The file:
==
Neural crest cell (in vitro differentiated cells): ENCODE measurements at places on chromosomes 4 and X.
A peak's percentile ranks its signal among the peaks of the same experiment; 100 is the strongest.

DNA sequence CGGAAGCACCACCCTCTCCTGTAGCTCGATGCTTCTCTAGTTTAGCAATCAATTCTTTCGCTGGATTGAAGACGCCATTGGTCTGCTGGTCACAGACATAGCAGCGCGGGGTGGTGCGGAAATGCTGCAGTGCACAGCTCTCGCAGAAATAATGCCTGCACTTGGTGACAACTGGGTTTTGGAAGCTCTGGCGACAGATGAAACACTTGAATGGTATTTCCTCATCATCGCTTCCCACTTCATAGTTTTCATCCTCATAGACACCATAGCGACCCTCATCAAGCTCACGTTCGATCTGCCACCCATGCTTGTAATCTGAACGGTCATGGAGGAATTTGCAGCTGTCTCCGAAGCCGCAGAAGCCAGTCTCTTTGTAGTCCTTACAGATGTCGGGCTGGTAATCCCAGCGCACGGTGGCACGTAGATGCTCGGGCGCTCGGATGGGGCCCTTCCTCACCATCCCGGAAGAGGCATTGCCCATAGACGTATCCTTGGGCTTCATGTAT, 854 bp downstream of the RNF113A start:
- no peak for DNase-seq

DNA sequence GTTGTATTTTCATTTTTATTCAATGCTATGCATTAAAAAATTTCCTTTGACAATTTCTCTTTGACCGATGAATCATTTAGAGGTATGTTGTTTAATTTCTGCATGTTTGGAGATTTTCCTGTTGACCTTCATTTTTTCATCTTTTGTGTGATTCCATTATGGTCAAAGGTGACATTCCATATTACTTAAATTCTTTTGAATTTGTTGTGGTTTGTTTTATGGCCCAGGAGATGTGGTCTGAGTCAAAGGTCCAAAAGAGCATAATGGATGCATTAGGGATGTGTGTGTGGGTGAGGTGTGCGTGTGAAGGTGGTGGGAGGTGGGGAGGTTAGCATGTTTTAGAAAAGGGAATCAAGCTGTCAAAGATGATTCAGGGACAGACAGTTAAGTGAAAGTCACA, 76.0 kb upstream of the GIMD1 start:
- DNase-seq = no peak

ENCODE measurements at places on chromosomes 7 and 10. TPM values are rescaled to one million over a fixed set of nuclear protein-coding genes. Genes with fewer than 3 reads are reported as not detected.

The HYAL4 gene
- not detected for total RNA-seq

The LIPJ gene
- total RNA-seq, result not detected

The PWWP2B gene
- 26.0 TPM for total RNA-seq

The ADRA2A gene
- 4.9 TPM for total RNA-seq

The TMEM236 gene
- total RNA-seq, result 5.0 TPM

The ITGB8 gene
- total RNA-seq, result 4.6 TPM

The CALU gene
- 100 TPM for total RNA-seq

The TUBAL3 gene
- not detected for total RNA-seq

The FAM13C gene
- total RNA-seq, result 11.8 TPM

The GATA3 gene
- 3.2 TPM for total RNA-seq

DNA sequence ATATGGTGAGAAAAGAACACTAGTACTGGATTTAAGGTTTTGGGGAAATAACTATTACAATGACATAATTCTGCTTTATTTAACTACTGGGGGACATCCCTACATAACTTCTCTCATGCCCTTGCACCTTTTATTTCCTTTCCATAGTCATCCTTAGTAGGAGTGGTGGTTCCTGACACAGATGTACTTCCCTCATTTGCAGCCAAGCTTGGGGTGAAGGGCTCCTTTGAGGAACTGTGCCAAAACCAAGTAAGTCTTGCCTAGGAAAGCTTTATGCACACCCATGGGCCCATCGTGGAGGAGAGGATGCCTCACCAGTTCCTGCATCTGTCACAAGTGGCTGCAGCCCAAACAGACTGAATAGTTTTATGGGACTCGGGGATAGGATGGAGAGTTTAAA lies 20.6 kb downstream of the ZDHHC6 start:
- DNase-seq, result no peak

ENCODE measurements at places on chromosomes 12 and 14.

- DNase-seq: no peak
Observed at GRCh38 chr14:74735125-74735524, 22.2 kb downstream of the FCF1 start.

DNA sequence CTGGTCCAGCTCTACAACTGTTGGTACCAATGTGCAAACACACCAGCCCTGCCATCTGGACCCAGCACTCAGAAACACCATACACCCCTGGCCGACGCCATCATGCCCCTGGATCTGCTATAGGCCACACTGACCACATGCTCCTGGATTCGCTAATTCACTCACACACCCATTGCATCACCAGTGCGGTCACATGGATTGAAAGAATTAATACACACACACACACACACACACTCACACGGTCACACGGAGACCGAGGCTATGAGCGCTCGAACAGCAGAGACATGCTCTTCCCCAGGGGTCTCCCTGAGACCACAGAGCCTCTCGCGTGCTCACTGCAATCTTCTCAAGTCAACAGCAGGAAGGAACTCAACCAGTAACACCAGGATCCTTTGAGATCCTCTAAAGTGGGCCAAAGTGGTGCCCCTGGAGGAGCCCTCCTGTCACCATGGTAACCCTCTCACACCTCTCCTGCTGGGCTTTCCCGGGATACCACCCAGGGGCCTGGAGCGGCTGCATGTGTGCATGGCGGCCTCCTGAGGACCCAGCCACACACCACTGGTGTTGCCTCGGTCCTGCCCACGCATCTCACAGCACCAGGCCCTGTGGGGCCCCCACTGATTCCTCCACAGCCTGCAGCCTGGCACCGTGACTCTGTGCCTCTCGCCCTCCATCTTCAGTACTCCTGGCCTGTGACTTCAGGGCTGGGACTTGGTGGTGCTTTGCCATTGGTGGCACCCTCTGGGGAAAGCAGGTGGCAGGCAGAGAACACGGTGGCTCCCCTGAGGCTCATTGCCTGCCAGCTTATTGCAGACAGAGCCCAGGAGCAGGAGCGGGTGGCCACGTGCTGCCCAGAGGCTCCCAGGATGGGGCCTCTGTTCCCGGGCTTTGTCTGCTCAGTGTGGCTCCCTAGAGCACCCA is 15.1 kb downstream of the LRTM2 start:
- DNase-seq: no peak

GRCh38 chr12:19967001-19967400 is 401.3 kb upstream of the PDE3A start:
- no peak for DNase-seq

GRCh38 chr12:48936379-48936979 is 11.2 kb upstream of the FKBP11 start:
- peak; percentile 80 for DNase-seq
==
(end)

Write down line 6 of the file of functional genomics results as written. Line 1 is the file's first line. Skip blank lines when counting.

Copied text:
- DNase-seq = no peak